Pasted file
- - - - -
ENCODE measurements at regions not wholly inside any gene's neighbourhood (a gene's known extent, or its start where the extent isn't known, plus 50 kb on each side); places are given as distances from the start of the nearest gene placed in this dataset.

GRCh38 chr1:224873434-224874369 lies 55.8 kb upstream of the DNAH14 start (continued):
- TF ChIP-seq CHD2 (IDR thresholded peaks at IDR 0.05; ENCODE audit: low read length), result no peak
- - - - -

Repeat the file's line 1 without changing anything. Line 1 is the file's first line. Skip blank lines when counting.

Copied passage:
ENCODE measurements at regions not wholly inside any gene's neighbourhood (a gene's known extent, or its start where the extent isn't known, plus 50 kb on each side); places are given as distances from the start of the nearest gene placed in this dataset.